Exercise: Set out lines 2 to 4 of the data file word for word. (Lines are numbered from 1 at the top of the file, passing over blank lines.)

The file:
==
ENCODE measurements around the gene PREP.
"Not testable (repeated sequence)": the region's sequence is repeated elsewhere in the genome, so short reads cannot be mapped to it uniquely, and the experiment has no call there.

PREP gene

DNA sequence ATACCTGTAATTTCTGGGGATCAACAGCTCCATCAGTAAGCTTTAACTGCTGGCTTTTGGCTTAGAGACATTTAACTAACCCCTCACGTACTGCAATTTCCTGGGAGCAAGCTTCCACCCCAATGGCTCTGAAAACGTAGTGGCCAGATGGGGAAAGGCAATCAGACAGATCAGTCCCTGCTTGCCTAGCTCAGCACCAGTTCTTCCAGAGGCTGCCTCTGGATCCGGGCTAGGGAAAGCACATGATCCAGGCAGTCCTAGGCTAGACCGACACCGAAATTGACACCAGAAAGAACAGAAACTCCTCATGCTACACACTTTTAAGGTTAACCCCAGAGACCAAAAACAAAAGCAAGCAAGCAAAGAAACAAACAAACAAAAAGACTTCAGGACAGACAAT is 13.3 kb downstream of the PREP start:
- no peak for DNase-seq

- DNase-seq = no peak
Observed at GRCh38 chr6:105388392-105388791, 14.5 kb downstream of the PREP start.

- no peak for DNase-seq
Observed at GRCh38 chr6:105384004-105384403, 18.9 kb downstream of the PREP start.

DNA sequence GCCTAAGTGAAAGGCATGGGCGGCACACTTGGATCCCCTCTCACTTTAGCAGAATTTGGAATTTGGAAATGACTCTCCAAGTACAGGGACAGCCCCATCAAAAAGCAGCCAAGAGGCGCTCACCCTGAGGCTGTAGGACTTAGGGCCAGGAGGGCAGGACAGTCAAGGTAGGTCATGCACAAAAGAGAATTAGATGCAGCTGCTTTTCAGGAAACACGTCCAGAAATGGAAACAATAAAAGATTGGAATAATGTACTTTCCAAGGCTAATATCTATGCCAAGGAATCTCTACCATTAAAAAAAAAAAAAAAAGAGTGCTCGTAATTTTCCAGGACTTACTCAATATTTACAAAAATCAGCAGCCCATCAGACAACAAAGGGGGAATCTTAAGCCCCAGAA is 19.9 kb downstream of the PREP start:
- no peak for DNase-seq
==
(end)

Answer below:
"Not testable (repeated sequence)": the region's sequence is repeated elsewhere in the genome, so short reads cannot be mapped to it uniquely, and the experiment has no call there.

PREP gene

DNA sequence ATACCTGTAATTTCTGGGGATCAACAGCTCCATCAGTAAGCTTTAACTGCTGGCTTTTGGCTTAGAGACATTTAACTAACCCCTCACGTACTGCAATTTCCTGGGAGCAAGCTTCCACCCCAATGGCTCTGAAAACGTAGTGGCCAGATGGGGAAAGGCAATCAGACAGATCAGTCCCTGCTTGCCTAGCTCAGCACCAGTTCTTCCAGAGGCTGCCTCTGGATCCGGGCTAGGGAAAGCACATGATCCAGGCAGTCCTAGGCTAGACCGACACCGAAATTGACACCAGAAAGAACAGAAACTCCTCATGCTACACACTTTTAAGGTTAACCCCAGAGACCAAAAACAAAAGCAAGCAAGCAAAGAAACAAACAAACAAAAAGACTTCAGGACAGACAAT is 13.3 kb downstream of the PREP start: